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Just bought a Kona and manual says to vary speed and avoid long periods of time at a constant speed for first 600 (I think) miles.
I'll be leaving on a 1000+ mile road trip with less than 100 miles on the car. Any opinon on what constitutes "long periods"? Thanks!
 

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Basically, they don't recommend you use the cruise control if there are long stretches of driving coming up. Vary your speed a bit as you go. I'm not entirely sure why that is the case, but that's the idea.
 

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Just bought a Kona and manual says to vary speed and avoid long periods of time at a constant speed for first 600 (I think) miles.
I'll be leaving on a 1000+ mile road trip with less than 100 miles on the car. Any opinon on what constitutes "long periods"? Thanks!

Just bought a Kona and manual says to vary speed and avoid long periods of time at a constant speed for first 600 (I think) miles.
I'll be leaving on a 1000+ mile road trip with less than 100 miles on the car. Any opinon on what constitutes "long periods"? Thanks!
Just remember engine bearings are broken in at 50 miles, now you are concerned with breaking in the piston rings. Other then what the manual says on not keeping a steady state of rpm and varying engine rpm, you want to "load the piston rings "with at least 3/4 throttle inputs under 4,000-4,500 rpm now. So do some heavy accelerations from the start getting up to speed. Getting onto the hwy is good for a good long acceleration run. Your car will be loaded so this will help load the piston rings. I would still watch speed variation your whole trip even though technically your engine is fully broken in at 600 miles. As far a variation, use your transmission to help vary engine rpm, manually drop a gear and run in a higher rpm. Don't be afraid of a rpm at 3,000 rpm on the hwy if you drop a gear. Vary up and down with speed and gearing every 5 minutes or so and do this more in the beginning of the trip then the end of your 1,000 miles. Don't make it a big deal by overly consitrating on it and wreck your nice new ride and trip. After your trip drive it normally.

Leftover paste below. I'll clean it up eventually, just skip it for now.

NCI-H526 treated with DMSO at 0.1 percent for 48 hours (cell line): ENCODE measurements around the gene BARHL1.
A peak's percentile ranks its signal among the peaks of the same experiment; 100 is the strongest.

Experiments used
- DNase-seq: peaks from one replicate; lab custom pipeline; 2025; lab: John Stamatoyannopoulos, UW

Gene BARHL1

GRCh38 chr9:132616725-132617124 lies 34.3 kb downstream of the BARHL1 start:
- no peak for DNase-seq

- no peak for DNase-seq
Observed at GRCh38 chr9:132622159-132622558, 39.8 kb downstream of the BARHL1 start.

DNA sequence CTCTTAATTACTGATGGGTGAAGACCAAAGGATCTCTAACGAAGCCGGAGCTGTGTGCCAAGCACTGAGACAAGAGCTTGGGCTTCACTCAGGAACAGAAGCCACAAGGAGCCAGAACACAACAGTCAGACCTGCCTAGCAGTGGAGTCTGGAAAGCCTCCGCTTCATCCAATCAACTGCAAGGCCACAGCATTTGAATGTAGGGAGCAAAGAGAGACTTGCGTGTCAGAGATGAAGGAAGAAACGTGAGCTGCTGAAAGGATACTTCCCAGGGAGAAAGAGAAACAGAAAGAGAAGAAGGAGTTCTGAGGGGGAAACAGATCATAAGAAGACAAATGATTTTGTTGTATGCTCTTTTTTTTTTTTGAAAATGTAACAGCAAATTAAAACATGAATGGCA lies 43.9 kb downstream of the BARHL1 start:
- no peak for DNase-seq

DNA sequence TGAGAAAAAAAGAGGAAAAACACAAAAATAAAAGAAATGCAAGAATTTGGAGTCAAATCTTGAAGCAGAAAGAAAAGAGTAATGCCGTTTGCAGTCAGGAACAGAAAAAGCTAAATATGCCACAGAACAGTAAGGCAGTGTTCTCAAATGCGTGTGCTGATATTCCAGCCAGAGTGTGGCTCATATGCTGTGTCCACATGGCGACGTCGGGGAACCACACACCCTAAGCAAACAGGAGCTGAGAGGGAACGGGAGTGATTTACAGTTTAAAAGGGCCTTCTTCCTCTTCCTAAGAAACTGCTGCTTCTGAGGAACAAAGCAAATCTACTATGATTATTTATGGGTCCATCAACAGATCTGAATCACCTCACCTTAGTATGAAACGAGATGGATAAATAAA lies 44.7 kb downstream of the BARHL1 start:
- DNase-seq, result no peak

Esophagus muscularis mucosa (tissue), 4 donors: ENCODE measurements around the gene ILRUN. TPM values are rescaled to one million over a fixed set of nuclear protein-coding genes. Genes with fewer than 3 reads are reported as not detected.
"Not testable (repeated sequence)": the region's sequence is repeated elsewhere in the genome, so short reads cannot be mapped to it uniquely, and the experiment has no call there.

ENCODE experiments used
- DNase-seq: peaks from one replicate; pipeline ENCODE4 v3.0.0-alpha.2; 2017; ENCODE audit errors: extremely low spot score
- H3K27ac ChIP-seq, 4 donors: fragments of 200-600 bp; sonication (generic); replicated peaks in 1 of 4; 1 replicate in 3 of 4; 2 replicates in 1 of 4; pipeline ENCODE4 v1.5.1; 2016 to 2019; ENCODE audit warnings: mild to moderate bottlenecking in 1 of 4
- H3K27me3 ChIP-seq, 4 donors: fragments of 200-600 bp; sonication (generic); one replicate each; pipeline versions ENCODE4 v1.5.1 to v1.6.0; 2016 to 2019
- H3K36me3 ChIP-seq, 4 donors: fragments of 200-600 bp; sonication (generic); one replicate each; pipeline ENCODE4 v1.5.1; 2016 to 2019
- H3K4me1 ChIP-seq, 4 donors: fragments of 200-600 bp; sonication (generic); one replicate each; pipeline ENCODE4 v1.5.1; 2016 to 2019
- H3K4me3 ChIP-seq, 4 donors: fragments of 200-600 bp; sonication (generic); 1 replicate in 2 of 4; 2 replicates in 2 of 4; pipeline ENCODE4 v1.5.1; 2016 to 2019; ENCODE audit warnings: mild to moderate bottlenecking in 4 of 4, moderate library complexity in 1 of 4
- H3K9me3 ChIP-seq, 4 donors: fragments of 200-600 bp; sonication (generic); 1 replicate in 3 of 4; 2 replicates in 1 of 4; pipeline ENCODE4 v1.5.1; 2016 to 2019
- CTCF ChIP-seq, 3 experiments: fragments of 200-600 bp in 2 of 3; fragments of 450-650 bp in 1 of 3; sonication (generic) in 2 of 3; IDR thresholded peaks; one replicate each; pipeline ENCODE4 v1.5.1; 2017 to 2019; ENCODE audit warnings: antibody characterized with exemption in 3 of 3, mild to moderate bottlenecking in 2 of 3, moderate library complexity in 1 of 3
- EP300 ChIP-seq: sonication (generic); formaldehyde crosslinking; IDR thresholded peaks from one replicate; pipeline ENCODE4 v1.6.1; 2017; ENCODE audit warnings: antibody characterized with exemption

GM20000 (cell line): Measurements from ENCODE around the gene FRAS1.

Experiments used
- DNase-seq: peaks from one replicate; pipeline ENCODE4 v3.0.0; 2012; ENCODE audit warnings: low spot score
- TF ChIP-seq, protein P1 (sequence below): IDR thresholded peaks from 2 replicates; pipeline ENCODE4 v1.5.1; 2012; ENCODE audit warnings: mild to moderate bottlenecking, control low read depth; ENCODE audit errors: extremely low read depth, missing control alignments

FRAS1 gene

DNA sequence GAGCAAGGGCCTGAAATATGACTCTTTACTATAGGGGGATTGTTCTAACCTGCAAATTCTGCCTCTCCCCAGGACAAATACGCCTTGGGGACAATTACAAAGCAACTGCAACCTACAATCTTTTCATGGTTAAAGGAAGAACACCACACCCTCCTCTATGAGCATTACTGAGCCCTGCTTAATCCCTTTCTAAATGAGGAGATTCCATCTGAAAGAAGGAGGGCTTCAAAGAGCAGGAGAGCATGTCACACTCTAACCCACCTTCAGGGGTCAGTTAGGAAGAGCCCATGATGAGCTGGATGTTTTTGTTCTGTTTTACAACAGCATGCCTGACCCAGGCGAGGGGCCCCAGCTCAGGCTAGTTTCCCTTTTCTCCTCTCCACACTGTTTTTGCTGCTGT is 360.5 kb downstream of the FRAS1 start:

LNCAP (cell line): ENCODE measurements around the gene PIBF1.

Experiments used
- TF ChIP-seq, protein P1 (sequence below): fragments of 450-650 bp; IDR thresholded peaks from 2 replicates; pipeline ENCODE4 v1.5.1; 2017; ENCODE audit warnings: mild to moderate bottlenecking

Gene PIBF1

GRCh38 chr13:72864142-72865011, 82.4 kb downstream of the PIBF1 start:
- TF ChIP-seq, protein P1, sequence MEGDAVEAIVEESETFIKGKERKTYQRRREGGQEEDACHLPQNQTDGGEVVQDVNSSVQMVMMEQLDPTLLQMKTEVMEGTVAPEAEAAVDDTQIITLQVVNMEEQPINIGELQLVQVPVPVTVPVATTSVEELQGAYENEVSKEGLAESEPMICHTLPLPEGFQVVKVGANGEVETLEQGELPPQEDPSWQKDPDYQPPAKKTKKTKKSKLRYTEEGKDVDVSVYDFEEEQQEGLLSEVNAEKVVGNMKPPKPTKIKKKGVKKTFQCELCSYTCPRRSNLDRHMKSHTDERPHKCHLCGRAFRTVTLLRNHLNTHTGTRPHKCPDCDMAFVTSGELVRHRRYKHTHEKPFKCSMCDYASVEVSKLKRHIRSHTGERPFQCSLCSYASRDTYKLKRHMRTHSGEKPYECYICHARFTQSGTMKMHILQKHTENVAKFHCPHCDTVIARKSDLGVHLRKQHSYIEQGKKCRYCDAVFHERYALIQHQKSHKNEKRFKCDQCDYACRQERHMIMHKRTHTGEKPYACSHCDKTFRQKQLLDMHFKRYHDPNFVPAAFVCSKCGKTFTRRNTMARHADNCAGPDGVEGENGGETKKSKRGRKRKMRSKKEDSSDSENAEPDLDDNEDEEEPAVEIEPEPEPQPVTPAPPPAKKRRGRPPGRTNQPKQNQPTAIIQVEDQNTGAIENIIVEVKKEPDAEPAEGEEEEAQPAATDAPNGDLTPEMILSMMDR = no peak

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Just bought a Kona and manual says to vary speed and avoid long periods of time at a constant speed for first 600 (I think) miles.
I'll be leaving on a 1000+ mile road trip with less than 100 miles on the car. Any opinon on what constitutes "long periods"? Thanks!
Congrats on your new Kona and Welcome to the Forum !!
@Sarkus said it well.. avoid long hwy stretches and don’t use the cruise control.. If you’re taking a long trip.. just vary your speed from time to time..
You‘re breaking in more than the engine.. Wear patterns on gears and mating surfaces are being created, avoid “heating” Things up too fast. City driving is best for varying Engine loads and speeds.. Enjoy !
 

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Just bought a Kona and manual says to vary speed and avoid long periods of time at a constant speed for first 600 (I think) miles.
I'll be leaving on a 1000+ mile road trip with less than 100 miles on the car. Any opinon on what constitutes "long periods"? Thanks!
If it was me (and it has been a few times) I'd make it a point to have at least a couple hundred miles on the Kona in city type driving. Start and stop, varying engine speeds, varying road speeds, and varying transmission gears, brake pads, rotors, etc. All the parts need to get to know each other, and friction between these parts is unavoidable, and will occur, you just want to avoid having all the friction be at the exact same speed or the parts against each other.

Once you get a couple hundred miles on it, then the odds of damage or excessive wear on any particular parts drops significantly.

I'd also say once you get back, consider an early oil change at ~1,500 miles to get most of the break in materials out of the oil so they stop circulating through the engine.